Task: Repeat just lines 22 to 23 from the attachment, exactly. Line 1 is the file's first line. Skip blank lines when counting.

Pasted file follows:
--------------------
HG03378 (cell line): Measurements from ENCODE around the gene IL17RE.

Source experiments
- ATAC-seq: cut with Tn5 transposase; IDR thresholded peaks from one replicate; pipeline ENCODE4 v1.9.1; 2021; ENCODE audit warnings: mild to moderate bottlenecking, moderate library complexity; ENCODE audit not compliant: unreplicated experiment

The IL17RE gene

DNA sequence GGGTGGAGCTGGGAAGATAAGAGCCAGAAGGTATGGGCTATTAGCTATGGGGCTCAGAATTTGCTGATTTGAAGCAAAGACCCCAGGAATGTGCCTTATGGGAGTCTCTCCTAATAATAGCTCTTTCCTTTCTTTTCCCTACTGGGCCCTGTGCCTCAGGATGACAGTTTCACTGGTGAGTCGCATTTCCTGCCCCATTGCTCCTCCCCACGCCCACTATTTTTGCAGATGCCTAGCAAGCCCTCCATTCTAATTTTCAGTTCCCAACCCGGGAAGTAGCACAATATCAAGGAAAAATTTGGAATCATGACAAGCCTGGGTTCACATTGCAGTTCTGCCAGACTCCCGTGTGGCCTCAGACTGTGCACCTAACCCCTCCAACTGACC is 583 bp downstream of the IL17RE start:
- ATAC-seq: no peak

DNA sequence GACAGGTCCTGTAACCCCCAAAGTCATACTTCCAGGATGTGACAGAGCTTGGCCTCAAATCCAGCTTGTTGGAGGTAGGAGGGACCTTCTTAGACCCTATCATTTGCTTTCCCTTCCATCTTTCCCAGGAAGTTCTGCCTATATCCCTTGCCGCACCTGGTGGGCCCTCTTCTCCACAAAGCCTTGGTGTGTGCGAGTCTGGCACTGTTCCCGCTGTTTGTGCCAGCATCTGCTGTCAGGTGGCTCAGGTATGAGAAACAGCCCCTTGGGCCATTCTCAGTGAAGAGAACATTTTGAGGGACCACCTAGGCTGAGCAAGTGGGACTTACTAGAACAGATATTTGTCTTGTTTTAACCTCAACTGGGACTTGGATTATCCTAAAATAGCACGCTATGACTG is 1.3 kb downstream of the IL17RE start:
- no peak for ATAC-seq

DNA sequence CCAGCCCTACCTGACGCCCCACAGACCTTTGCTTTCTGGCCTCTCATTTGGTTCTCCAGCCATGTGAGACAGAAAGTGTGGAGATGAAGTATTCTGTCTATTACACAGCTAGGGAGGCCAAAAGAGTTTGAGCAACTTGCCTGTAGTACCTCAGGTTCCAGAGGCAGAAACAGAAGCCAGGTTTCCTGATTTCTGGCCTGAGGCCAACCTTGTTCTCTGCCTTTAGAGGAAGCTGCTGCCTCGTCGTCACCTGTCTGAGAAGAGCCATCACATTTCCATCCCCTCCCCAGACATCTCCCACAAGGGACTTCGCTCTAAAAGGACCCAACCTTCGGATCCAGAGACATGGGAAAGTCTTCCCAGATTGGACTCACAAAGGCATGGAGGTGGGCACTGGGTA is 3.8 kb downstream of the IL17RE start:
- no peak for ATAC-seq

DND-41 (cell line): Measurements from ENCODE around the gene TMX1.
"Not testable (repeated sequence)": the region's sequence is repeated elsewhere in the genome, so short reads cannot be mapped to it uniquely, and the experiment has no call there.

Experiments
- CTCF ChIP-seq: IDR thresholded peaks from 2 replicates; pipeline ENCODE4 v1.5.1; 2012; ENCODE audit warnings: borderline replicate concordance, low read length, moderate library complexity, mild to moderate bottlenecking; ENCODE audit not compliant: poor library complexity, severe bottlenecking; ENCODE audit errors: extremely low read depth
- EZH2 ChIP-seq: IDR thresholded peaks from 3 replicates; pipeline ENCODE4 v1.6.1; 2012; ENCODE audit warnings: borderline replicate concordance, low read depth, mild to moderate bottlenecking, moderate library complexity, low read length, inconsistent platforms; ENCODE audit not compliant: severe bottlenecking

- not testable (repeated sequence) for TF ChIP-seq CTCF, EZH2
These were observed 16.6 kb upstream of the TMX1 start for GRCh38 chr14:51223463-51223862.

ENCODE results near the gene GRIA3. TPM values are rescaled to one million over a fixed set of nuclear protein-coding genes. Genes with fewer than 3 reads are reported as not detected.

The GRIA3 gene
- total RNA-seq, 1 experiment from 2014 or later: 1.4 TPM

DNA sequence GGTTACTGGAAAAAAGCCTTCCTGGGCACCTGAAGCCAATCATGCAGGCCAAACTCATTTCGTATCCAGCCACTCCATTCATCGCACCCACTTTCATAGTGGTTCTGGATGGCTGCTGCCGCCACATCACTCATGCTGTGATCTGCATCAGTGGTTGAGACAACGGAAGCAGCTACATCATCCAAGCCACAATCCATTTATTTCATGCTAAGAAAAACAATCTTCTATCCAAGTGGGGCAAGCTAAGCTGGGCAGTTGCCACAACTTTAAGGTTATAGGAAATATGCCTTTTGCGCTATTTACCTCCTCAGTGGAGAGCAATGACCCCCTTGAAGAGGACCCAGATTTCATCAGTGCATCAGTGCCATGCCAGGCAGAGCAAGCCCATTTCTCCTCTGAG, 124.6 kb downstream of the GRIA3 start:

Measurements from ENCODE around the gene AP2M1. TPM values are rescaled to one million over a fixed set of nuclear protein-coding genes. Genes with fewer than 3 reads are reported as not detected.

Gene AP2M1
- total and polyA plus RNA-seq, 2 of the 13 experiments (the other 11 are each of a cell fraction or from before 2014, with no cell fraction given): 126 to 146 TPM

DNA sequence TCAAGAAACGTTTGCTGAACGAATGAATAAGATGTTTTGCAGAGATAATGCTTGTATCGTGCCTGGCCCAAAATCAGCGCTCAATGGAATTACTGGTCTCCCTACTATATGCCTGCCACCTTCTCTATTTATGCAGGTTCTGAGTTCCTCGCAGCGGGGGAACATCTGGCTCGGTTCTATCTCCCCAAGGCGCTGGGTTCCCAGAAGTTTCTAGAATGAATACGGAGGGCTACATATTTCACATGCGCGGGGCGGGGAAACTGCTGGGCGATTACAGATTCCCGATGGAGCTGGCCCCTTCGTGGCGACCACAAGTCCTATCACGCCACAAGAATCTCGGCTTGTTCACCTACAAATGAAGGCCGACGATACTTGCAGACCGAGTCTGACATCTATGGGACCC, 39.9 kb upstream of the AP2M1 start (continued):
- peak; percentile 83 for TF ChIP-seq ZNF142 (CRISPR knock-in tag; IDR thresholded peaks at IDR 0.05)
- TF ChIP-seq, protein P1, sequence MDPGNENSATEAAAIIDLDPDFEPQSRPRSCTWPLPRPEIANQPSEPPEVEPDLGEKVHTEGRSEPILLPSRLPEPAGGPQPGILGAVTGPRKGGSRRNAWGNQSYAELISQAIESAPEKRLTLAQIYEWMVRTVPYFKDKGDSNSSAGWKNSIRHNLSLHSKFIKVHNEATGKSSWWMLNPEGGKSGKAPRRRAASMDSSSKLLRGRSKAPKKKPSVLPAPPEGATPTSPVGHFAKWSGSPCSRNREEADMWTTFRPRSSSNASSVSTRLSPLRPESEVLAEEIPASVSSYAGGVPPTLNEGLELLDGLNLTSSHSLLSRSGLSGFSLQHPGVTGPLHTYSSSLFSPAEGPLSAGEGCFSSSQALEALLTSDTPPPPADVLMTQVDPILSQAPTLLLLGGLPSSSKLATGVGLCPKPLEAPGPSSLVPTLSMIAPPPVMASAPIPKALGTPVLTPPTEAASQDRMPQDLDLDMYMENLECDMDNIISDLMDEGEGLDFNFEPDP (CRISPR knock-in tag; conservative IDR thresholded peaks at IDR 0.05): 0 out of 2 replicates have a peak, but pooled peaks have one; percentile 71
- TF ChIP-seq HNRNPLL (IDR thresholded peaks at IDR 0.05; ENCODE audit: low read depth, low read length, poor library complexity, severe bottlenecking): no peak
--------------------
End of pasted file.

Measurements from ENCODE around the gene AP2M1. TPM values are rescaled to one million over a fixed set of nuclear protein-coding genes. Genes with fewer than 3 reads are reported as not detected.

Gene AP2M1